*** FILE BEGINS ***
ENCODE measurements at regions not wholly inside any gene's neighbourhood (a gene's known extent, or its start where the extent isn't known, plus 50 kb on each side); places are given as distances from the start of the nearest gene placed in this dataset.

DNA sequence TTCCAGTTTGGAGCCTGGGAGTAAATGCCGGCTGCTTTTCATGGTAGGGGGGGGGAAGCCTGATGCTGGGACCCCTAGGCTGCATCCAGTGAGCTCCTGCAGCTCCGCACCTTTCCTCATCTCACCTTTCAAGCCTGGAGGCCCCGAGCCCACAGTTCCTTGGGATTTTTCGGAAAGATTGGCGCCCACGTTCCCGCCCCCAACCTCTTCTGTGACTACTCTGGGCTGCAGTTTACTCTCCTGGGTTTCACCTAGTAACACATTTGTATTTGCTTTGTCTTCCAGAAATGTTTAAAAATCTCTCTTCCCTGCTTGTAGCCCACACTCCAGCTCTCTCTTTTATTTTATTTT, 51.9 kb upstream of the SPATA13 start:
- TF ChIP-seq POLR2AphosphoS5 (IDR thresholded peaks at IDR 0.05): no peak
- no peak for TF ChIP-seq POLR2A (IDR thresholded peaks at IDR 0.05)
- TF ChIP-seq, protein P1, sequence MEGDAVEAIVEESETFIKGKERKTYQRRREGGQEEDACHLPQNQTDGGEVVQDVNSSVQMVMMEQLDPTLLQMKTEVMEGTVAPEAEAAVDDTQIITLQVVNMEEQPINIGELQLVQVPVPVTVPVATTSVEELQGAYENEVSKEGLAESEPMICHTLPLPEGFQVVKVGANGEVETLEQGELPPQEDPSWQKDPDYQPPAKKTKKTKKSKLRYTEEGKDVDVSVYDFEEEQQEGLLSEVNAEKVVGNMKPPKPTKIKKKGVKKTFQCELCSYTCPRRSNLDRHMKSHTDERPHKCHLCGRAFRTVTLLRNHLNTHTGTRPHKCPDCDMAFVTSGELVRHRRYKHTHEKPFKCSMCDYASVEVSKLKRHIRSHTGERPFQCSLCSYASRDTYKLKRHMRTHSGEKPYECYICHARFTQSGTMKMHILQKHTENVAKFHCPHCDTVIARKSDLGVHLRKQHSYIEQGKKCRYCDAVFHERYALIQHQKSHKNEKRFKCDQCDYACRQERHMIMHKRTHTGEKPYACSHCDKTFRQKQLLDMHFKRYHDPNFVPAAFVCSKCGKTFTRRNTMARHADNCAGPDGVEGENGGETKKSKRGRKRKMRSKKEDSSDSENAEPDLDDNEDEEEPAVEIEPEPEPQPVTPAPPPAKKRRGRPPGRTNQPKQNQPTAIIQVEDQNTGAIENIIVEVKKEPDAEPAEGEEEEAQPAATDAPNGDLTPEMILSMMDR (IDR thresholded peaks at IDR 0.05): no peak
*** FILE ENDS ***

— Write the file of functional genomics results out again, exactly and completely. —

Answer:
ENCODE measurements at regions not wholly inside any gene's neighbourhood (a gene's known extent, or its start where the extent isn't known, plus 50 kb on each side); places are given as distances from the start of the nearest gene placed in this dataset.

DNA sequence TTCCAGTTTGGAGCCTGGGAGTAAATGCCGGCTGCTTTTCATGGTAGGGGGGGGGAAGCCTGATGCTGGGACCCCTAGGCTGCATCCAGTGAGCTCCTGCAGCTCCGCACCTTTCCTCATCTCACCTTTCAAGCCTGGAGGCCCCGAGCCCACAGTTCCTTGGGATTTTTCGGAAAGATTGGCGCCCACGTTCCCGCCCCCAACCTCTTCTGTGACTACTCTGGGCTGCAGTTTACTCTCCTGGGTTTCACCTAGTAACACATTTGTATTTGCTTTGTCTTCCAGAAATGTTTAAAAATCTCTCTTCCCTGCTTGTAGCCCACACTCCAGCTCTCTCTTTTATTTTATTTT, 51.9 kb upstream of the SPATA13 start:
- TF ChIP-seq POLR2AphosphoS5 (IDR thresholded peaks at IDR 0.05): no peak
- no peak for TF ChIP-seq POLR2A (IDR thresholded peaks at IDR 0.05)
- TF ChIP-seq, protein P1, sequence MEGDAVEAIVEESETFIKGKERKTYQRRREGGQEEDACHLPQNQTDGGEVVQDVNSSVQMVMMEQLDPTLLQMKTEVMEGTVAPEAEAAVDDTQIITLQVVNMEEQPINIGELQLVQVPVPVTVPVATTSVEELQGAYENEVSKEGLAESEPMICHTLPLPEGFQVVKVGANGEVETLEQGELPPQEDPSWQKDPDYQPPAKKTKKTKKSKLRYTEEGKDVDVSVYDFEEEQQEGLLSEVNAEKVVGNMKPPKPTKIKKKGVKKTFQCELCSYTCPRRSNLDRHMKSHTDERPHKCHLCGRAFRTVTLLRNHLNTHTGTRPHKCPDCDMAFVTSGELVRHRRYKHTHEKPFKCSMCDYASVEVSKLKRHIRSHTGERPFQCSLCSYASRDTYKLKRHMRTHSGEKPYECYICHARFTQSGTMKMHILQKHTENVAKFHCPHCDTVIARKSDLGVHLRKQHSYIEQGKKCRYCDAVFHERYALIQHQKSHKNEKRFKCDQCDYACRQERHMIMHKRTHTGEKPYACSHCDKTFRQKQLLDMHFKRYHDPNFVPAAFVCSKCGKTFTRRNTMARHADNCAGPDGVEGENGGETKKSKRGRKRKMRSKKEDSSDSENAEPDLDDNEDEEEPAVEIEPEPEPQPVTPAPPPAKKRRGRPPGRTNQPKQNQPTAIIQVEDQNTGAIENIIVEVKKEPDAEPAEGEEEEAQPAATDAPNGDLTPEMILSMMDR (IDR thresholded peaks at IDR 0.05): no peak